Useful Econsultancy links:

3. Optimized cross-channel customer experiences

Basically this is what we should all be focused on delivering, right?

Currently mobile is particularly weak for most companies (including Econsultancy…) so that’s getting a lot of focus. And integrating online and offline, whilst not a new topic, is still a big, and complex, journey for most companies.

We need to be delivering outstanding customer experience across all channels and touch points. They should be personalised intelligently, relevantly, responsively, in real time. The customer journey should be seamless across channels and each should play to its strengths.

There is a lot of cool stuff happening (control the web with your phone via a QR code scan), the internet of things and intelligent environments open new possibilities, behaviours like ‘show rooming’ bring new challenges and opportunities.

We’re not short on buzz words, or marketing theories, or even best practice. Actually delivering it is much harder. For that you need the right people. See point 2.

Useful Econsultancy links:

4. Focus on the head rather than the long tail

For a long time the long tail has been part of digital lore. A recent Econsultancy article heretically suggested that perhaps the long tail of referral traffic is short.

I think there are few reasons that the ‘head end’ might be coming back into fashion in 2013:

Focusing on the biggest bang for your bucks

Given we all have limited resources, it seems that focusing on the long tail can sometimes be an awful lot of work for limited results. Or, at least, easily measurable or short term results.

So whilst we might want to engage with all those niche bloggers, or build links to tiny product categories we stock, do we actually have the resources to do this?

With so much fragmentation I think we’ll see increased effort on the few rather than dispersed effort on the many.

This reminds me of one of my favourite internet articles of all time by Mike Grehan back in 2004 called Filthy Linking Rich And Getting Richer!

Polarisation of attention

There is increasing evidence that we now have far too much choice and actually we crave less, but better and more relevant, information and services. We are starting to settle on particular sources as those we trust.

If this continues then there should emerge a smaller number of ‘winners’ leaving a swathe of insignificant players. This polarisation favours concentrating on the head end.

Ossification of consumer behaviour

We all talk about ‘the next Google’ or the ‘next Facebook’ sagely noting that these could spring from anywhere at any moment such is the world of digital change. But do we really believe this? I don’t.

I can’t believe Google is really worrying that much about some students in a garage eating their lunch. As Fred Wilson says in a recent article, I think we’re seeing consumer behaviour ‘settle’ much more, though it varies globally. It is now much harder than it was to become a global force quickly.

If this is true then again it makes more sense to focus resources on the existing ‘head end’ big players rather than expend lots of effort on many niche players who may never gain real traction.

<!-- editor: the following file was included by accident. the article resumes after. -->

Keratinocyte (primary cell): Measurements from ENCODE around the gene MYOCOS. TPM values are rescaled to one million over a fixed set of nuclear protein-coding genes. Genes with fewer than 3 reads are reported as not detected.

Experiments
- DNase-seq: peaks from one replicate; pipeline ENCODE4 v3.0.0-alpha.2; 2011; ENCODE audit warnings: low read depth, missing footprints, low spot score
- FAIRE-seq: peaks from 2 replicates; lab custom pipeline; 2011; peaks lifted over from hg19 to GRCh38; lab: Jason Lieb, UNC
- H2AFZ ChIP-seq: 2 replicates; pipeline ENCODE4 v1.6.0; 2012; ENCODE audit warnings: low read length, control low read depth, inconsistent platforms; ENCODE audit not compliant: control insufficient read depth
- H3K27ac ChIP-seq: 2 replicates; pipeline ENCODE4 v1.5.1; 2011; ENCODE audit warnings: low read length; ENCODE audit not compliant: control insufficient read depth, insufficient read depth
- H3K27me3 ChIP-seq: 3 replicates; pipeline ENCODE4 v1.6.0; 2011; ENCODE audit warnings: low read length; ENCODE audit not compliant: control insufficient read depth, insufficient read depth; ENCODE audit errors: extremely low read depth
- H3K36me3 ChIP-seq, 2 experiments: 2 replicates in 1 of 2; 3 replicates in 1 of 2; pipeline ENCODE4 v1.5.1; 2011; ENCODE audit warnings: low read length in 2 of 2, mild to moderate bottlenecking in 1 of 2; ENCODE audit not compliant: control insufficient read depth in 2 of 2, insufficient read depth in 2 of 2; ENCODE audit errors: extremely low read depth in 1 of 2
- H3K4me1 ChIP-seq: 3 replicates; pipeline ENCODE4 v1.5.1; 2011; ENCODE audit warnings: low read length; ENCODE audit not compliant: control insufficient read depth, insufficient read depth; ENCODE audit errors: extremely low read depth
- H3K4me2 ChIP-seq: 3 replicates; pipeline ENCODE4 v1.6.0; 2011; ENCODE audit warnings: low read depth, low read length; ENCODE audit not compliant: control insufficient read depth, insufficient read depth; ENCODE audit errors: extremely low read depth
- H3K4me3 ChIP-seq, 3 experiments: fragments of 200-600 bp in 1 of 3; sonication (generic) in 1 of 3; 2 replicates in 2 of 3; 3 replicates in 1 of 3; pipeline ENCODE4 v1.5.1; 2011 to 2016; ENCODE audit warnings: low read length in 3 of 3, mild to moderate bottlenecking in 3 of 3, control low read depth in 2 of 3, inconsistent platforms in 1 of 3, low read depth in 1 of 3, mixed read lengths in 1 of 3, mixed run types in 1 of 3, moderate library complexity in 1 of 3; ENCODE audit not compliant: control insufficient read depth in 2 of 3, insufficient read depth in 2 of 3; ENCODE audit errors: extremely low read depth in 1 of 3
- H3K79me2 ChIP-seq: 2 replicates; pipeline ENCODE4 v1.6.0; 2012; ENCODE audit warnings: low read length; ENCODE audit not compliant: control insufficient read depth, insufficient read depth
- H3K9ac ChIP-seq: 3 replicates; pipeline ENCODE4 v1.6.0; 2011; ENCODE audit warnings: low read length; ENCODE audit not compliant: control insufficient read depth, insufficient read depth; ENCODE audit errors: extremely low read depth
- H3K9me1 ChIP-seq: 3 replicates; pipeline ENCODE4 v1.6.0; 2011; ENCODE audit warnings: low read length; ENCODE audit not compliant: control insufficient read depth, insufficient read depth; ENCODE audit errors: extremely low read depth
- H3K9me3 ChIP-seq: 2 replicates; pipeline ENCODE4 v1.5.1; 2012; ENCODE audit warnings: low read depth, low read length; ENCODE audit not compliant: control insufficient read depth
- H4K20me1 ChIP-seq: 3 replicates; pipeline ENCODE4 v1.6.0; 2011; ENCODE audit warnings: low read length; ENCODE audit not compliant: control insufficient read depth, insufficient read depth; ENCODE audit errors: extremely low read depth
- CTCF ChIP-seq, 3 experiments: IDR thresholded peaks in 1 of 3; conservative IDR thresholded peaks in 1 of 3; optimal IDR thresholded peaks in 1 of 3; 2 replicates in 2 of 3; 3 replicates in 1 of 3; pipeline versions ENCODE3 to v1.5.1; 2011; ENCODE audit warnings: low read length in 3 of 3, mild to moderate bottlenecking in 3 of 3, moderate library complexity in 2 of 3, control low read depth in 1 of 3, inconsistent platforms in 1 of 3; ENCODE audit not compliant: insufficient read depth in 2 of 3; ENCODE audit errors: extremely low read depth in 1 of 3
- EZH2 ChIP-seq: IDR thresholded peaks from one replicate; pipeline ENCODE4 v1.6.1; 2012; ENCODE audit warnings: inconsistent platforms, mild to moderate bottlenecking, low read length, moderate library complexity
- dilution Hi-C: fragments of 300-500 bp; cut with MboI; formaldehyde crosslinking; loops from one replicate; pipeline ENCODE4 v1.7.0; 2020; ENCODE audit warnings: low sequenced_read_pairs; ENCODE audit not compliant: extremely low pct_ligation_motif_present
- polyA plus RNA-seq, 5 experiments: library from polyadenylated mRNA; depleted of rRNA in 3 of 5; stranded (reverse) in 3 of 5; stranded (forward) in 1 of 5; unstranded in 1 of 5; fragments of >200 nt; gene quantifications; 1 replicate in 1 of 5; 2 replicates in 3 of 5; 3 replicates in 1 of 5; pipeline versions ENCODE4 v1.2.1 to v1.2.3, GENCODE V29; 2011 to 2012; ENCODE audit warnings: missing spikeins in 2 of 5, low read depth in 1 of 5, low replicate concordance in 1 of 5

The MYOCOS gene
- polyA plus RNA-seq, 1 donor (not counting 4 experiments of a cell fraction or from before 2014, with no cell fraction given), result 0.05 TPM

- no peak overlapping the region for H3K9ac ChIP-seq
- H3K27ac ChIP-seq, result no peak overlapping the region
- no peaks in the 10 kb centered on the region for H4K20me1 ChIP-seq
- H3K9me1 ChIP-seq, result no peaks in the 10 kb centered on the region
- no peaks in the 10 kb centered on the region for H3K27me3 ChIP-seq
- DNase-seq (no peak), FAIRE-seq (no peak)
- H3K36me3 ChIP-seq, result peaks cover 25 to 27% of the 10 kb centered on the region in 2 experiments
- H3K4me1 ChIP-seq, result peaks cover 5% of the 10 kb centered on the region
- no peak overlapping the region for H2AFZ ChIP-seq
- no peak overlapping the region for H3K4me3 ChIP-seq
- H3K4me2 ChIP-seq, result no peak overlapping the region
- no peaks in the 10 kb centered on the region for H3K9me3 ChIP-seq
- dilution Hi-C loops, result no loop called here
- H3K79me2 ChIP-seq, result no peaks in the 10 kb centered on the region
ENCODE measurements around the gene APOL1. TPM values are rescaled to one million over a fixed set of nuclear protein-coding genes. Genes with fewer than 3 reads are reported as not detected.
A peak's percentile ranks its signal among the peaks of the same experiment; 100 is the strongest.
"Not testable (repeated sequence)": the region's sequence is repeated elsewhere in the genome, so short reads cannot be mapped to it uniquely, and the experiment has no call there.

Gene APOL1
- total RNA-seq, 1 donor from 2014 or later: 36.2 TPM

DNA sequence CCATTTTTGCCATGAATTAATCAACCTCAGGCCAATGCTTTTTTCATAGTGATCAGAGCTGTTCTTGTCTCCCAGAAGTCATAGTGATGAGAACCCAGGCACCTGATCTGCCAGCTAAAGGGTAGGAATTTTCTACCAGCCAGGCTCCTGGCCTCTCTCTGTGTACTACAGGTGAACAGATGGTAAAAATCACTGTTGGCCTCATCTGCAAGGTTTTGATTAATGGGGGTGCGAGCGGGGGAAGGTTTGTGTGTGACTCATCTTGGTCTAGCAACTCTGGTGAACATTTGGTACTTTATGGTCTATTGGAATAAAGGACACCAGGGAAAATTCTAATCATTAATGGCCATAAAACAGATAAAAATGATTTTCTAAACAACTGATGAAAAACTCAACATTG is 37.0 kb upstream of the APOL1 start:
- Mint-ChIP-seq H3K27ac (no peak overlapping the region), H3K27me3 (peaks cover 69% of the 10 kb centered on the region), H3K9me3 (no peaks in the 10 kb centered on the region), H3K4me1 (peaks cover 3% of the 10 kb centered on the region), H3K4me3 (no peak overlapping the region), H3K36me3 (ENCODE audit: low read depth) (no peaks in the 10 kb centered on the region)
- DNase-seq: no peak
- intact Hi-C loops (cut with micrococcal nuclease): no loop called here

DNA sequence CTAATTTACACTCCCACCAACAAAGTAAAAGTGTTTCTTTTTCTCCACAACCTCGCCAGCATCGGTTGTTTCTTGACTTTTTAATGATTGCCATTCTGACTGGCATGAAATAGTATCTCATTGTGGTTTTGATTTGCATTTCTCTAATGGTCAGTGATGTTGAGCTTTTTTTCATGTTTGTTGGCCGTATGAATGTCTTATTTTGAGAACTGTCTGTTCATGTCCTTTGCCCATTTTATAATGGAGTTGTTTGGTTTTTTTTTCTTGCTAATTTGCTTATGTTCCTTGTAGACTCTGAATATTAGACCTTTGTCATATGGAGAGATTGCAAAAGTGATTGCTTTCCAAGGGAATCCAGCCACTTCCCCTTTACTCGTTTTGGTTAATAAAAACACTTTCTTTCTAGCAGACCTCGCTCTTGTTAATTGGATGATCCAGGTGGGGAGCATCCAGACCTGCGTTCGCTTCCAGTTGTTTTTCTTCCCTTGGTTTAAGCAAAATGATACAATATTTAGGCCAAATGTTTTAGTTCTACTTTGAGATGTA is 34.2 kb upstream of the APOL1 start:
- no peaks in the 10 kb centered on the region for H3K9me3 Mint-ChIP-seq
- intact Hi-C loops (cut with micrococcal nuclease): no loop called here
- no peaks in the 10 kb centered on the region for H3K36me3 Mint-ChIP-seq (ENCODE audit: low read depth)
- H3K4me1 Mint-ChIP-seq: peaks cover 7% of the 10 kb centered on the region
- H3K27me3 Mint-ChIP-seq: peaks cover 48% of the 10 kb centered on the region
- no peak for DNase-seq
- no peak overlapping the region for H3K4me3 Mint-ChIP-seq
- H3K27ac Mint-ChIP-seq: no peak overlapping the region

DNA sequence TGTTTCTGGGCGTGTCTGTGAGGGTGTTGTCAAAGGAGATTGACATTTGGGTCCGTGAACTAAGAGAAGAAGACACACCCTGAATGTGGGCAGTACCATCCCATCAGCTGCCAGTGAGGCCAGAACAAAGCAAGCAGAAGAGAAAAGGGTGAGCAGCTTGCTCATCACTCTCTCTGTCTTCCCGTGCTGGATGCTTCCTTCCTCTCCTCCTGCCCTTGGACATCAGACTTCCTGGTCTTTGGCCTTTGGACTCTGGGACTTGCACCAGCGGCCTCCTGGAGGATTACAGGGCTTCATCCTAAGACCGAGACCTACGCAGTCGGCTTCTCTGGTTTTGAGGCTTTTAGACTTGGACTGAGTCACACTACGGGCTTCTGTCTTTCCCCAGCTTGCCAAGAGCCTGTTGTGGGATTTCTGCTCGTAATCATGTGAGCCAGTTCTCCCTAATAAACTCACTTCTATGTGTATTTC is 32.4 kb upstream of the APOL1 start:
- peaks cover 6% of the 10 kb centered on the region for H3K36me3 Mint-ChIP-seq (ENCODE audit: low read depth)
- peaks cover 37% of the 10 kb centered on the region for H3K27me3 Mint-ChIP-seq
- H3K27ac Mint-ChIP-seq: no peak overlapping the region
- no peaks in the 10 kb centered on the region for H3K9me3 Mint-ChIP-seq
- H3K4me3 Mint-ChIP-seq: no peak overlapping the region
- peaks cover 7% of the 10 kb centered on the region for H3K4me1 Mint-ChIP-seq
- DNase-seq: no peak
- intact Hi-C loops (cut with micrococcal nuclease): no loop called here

Useful Econsultancy links:

5. Internationalization

With businesses looking for growth in stagnant economies their gaze turns to digital not just in their home markets, which are becoming more mature and saturated, but they see digital as the obvious route to international expansion and growth.

My recent post on “China: a special report on digital marketing and e-commerce” shows a digital giant that has yet to turns its attention aggressively to the west. But, in the words of Brad Pitt, this is inevitable.

The war for talent (see point 2) is also encouraging companies to look internationally, particularly for technical skills.

Why not have a play with Google’s Global Market Finder tool to see where you could be expanding this year.

Useful Econsultancy links:


The big four of the internet: Google, Apple, Facebook, Amazon. I don’t think Twitter, Pinterest or even Microsoft quite merit entry yet into the GAFA-rati.

For me there are four interesting broad themes here:

Resurgence of Google

At some points in 2012 (the leaked results, ‘disappointing’ G+ performance etc) it felt like we’d seen serious chinks in Google’s armour. But anyone writing off Google in favour of the likes of Pinterest, Twitter or even Facebook are, in my view, much misguided.

Android is soaring; YouTube is starting, finally, to seriously eat into the territory of traditional broadcasters; G+ is really starting to grow on me, and others; Google Communities, Google Pages… all starting to nibble at Facebook, LinkedIn, WordPress etc.

Google also has the best ad platform for mobile; Google’s own marketing and creativity, in ad format innovation too, is impressive.

Amazon, the dark horse

Amazon is a global e/m-commerce steam train that has just powered through another massive Christmas sales success. And yet it is building a media business; and yet it has an awesome cloud services business; and yet it owns LOVEFiLM and IMDb.com and is taking ever more share of the consumer wallet.

Amazon gets less press coverage than the likes of Facebook or Twitter but it has a built a behemoth that it looks very hard to compete with given the scale and complexity of the e-commerce operations in particular.

Amazon as a broader platform for paying for, and getting delivered (physically or digitally), pretty much anything makes it a fascinating one to watch.

Will Apple set out to conquer TV?

Apple’s hardware no longer seems as sexy and distinctive as it once was with the likes of Samsung doing very well. Apple’s software, likewise, is looking less differentiated, particularly in the mobile space.

The Maps fiasco left a slightly sour taste in the consumer mouth and are you, like me, getting somewhat tired of constantly re-approving increasingly draconian T&Cs every time you use an Apple service or downloading huge software updates?